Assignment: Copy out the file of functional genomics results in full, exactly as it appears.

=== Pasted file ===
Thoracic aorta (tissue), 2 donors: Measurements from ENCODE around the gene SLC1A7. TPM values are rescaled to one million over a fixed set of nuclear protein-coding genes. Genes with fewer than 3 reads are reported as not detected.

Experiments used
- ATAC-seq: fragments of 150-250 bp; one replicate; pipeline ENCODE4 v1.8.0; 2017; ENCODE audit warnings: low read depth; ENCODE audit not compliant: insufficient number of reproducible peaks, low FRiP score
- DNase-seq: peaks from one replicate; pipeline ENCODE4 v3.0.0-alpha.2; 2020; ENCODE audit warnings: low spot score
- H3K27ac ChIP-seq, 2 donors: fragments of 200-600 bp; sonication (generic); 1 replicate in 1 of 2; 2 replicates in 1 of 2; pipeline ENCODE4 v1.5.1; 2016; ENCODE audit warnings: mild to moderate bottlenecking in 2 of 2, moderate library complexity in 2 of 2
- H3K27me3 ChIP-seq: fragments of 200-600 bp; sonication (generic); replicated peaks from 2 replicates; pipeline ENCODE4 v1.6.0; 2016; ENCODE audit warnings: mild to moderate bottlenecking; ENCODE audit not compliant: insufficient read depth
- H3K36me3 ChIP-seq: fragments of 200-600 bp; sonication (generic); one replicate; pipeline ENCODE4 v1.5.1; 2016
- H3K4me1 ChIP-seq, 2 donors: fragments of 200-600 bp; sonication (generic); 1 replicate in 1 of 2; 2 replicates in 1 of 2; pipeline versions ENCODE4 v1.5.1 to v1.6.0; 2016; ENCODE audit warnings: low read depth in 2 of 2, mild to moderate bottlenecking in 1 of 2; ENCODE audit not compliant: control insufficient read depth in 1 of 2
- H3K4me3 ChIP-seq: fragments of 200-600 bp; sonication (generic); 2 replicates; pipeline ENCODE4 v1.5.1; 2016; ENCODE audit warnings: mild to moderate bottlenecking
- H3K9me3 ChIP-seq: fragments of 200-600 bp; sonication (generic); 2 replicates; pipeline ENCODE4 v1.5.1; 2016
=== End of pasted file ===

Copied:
Thoracic aorta (tissue), 2 donors: Measurements from ENCODE around the gene SLC1A7. TPM values are rescaled to one million over a fixed set of nuclear protein-coding genes. Genes with fewer than 3 reads are reported as not detected.

Experiments used
- ATAC-seq: fragments of 150-250 bp; one replicate; pipeline ENCODE4 v1.8.0; 2017; ENCODE audit warnings: low read depth; ENCODE audit not compliant: insufficient number of reproducible peaks, low FRiP score
- DNase-seq: peaks from one replicate; pipeline ENCODE4 v3.0.0-alpha.2; 2020; ENCODE audit warnings: low spot score
- H3K27ac ChIP-seq, 2 donors: fragments of 200-600 bp; sonication (generic); 1 replicate in 1 of 2; 2 replicates in 1 of 2; pipeline ENCODE4 v1.5.1; 2016; ENCODE audit warnings: mild to moderate bottlenecking in 2 of 2, moderate library complexity in 2 of 2
- H3K27me3 ChIP-seq: fragments of 200-600 bp; sonication (generic); replicated peaks from 2 replicates; pipeline ENCODE4 v1.6.0; 2016; ENCODE audit warnings: mild to moderate bottlenecking; ENCODE audit not compliant: insufficient read depth
- H3K36me3 ChIP-seq: fragments of 200-600 bp; sonication (generic); one replicate; pipeline ENCODE4 v1.5.1; 2016
- H3K4me1 ChIP-seq, 2 donors: fragments of 200-600 bp; sonication (generic); 1 replicate in 1 of 2; 2 replicates in 1 of 2; pipeline versions ENCODE4 v1.5.1 to v1.6.0; 2016; ENCODE audit warnings: low read depth in 2 of 2, mild to moderate bottlenecking in 1 of 2; ENCODE audit not compliant: control insufficient read depth in 1 of 2
- H3K4me3 ChIP-seq: fragments of 200-600 bp; sonication (generic); 2 replicates; pipeline ENCODE4 v1.5.1; 2016; ENCODE audit warnings: mild to moderate bottlenecking
- H3K9me3 ChIP-seq: fragments of 200-600 bp; sonication (generic); 2 replicates; pipeline ENCODE4 v1.5.1; 2016